By now most of our students have returned to school. Depending on your point of view, returning to school is a good thing or something else. For many moms, this day couldn’t come soon enough. These sweet women have endured, “I’m hungry,” “I’m bored,” “There’s nothing to do,” and “She hit me first,” for three long months. The madness has ended for at least seven hours of the day. No one is more thankful for a school teacher than a frazzled mother.
Moms are not the only ones excited about the beginning of the school year. Teachers who imagined over the summer new ways to explore an idea and who readied their classrooms for the students’ arrivals cheerfully welcome the new boys and girls into their worlds of wonder. Twelfth graders say the word they’ve been longing to say since freshman year, “Seniors!” They mistakenly think the word gives them rights and privileges heretofore unknown, privileges reserved only for those who have endured the low life of an underclassman. First graders and freshman experience similar emotions – some anticipation and a lot of fear. Both emotions will pass. Most other students in all other grades respond the same to the school year starting, “Nooooooooooooooooooo!”
From my limited world travels, the United States offers educational opportunities not found in most other parts of the world. Every child in America gets to go to school. While our educational system is flawed and needs serious repair, still, any boy or girl in our land is free to learn to his mind’s content. He need not spend a portion of the day working the land and thus unable to attend school. He need not be from a privileged family or bare the right color skin. He gets to go to school because he’s a kid in our country. Most of us received this kind of education. Some of us were able to pursue more education beyond K-12. To grow up in America is to grow up with the gift of education.
Jesus taught the principle “opportunity elevates expectation.” He said, For everyone to whom much is given, from him much will be required; and to whom much has been committed, of him they will ask the more(Luke 12:48). Educational opportunities fall under this principle.
On this first day of school for many of our students, here are a few responses to consider.
You went to school and gained from that experience. You learned reading, writing, and arithmetic and so much more. If your education wasn’t all that terrific, then be thankful for the teacher(s) who influenced you so much and whom you remember so fondly. If you didn’t have loving, kind, or exciting teachers, be thankful for the friends you made along the way. Some were friends for time, some have been friends for life, and some, whom you haven’t seen since graduation day, you will see again in eternity. If you are in school presently or your school years are way behind, if your children or grandchildren are in school, or if your community’s classes began today, pause now to thank God for the education available to you and to so many others. Maybe over the next few days send a note to a teacher who influenced your life (you can send a Facebook message, but a real, handwritten note will mean the world to her).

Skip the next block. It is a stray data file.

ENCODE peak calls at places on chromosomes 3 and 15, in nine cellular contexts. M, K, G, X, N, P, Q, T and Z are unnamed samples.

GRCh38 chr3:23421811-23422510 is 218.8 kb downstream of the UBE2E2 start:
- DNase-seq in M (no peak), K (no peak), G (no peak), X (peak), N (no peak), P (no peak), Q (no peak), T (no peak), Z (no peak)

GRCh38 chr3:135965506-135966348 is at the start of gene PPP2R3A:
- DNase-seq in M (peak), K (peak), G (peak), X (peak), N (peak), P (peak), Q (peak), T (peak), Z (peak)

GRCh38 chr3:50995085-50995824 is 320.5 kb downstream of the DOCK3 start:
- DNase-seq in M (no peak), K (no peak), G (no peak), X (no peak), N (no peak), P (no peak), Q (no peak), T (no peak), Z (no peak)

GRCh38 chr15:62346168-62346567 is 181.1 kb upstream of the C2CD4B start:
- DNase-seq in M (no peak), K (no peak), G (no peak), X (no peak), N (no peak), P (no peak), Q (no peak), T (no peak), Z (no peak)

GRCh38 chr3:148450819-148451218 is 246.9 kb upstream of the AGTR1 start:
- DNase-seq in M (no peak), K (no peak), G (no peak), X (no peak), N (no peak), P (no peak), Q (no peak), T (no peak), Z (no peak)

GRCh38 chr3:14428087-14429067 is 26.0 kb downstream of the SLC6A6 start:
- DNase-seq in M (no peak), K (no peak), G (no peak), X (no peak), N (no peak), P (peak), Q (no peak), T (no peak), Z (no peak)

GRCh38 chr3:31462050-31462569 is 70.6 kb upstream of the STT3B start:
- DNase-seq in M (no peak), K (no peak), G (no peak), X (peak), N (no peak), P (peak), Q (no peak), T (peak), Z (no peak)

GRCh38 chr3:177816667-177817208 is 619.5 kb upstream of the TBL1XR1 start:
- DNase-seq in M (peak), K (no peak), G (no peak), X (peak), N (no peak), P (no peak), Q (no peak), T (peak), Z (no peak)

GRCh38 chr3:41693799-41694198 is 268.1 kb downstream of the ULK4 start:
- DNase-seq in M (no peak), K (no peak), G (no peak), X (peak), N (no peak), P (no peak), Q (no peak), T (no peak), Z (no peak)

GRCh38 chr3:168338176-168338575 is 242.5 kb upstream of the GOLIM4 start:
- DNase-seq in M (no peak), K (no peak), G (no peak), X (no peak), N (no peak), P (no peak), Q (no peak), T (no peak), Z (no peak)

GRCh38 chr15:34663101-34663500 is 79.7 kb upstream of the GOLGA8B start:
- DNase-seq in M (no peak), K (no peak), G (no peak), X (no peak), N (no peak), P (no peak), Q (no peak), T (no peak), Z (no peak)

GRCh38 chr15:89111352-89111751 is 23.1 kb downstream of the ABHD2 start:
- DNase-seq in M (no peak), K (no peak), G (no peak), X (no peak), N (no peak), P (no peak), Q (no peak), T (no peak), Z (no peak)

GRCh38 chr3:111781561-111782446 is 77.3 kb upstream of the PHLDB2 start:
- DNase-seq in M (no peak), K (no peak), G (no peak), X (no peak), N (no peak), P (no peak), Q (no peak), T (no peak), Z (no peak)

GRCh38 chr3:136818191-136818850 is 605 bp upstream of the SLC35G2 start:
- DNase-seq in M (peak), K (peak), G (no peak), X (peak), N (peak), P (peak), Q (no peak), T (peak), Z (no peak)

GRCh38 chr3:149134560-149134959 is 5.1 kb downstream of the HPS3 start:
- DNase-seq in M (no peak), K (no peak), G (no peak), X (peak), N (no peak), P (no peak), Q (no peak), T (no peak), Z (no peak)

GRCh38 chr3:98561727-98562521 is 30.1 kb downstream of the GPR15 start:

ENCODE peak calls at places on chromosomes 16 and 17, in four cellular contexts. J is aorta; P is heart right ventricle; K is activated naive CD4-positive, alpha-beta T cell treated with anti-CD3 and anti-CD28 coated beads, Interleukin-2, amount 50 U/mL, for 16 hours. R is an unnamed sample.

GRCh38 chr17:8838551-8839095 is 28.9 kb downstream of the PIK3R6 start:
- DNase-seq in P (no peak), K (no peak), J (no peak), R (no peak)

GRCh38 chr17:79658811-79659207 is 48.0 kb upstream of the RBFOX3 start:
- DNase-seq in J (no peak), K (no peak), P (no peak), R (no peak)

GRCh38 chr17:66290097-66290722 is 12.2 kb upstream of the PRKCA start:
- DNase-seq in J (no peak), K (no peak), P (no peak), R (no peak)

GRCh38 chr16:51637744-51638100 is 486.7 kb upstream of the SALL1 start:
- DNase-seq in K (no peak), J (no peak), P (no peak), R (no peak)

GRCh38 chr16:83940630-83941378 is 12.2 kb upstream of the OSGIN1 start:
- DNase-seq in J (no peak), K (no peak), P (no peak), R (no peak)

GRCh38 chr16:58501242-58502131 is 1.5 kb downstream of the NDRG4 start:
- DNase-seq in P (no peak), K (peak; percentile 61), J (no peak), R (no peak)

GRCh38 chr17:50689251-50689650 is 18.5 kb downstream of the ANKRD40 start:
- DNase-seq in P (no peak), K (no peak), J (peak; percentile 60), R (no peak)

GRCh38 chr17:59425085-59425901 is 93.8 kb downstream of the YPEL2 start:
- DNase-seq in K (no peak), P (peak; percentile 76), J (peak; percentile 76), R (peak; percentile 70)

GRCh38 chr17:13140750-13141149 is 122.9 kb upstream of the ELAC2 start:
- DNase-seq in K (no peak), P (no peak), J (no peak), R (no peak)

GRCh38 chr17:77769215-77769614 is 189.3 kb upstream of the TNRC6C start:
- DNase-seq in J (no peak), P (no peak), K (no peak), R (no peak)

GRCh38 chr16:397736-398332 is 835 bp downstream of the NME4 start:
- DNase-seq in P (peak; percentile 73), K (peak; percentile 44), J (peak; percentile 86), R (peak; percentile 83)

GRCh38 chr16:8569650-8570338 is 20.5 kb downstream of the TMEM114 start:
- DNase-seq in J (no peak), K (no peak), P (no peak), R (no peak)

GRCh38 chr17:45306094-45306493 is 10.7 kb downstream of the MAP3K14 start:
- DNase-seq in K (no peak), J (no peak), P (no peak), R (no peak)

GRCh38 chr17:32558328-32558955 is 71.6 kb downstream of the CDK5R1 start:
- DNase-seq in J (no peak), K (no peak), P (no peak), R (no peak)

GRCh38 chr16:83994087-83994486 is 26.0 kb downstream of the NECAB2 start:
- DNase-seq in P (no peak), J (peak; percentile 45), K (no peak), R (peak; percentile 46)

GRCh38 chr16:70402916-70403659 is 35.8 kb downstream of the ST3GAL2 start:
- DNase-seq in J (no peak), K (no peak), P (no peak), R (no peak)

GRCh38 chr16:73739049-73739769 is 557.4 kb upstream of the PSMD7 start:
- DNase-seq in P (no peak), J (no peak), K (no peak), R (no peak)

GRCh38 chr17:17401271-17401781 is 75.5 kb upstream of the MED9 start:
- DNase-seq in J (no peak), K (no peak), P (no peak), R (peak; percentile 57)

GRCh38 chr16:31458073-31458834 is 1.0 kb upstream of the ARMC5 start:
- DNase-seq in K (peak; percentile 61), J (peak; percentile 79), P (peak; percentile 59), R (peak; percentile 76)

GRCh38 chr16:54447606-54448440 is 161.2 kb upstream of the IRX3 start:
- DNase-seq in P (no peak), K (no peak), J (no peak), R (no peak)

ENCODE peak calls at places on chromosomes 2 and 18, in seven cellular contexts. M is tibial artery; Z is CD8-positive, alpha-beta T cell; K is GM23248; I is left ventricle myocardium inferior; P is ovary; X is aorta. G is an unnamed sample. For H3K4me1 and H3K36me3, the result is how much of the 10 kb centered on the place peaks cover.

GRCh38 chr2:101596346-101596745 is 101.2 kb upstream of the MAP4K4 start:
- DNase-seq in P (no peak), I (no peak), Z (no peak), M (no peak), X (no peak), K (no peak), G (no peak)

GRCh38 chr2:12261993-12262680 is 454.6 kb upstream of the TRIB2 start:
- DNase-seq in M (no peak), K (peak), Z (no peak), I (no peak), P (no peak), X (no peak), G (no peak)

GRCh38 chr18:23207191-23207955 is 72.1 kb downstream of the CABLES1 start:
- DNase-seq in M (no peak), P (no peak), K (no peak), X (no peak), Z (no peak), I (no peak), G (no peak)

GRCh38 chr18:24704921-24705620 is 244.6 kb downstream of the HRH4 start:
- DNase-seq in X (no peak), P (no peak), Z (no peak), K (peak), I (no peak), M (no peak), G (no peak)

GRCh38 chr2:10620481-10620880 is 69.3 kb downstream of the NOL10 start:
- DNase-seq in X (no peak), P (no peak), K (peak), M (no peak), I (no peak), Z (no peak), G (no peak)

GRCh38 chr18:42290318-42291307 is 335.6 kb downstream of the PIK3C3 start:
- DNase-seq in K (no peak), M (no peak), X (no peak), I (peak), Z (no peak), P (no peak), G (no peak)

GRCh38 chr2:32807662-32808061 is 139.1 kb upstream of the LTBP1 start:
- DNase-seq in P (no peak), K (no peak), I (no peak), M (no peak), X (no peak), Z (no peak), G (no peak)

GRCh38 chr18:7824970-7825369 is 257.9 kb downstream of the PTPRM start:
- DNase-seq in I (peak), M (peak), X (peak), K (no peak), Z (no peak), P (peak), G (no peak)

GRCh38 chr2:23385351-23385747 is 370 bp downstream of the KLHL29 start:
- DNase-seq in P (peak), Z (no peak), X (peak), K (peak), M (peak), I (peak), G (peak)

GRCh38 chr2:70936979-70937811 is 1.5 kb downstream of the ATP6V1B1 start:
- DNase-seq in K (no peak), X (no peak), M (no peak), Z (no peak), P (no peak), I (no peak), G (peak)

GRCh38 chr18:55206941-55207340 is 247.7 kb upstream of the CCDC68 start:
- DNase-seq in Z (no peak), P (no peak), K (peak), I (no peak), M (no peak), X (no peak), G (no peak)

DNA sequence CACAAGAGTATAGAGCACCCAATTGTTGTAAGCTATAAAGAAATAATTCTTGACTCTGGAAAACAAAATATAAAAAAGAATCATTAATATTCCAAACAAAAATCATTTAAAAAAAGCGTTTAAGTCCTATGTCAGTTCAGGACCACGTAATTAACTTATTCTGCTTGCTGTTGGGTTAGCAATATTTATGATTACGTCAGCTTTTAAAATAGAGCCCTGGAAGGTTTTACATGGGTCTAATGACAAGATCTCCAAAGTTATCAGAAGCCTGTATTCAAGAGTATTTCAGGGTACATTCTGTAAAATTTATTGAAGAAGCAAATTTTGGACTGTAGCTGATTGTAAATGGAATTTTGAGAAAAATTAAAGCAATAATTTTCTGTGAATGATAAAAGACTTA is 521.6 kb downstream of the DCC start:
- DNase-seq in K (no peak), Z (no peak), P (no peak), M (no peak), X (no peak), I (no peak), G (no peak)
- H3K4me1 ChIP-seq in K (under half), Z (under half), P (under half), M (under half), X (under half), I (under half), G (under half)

What student hasn’t said or thought, “When will I ever use this again?” While usually offered in complaint, not all pieces of knowledge have equal application years down the road. Only for a few is the periodic table of daily value, and knowing the rules that govern the use of commas may be important to English teachers, but does it really matter if one uses all the comma rules in texts messages or tweets? (All you English teachers settle down. I know how important commas are in your life. I will do my best to keep proper comma uses intact in my writings, especially when I text or tweet).
Learning the periodic table, proper hand positioning on a keyboard, postulates and theorems that make the discipline of geometry work, and the many wives of Henry VIII is hard work. The greater value in this study may be gaining the necessary skill to diligently pursue an understanding of the subject despite the effort to do so. Our lives are not exempt from hard work now that school days have passed us by. In fact, many would eagerly trade the “hard work” that was Chemistry 101 for the “hard work” that greets you every Monday morning.
If you are a current student in school, work hard at your task. This is God’s will for you. If your school days have passed you by, work hard at mothering or fathering, work hard for your employer, work hard around your home, work hard in your ministries in our church, and work hard in your service to others. This will please the Lord.
Most have heard of “professional students,” people who just can’t seem to leave school, get a job, and accept responsibility. To keep learning is not a call to stay in school until the administration tells you no more classes remain for you. To keep learning is to exercise the skills you used last year or twenty years ago. Abandon the idea that you are not a reader. You can read. It’s why they gave you a diploma. Read more or read again. Read your Bible. Read the classics of English literature. Read books that will help your spiritual life. Read Christian blogs. Open your mind to new ideas by reading. Learn more about your God, about your Savior and about His bride, the church. Do not be satisfied with your pastor’s preaching. Crave more and then go satisfy that craving by immersing yourself in the knowledge of Jesus Christ.
Happy days are here again, the school year is under way. My prayers are with our students, their teachers, our local public schools, private schools we support, our home school families, and with you.
As always I welcome your feedback and any suggestions you might have for an upcoming Lunchtime Musing.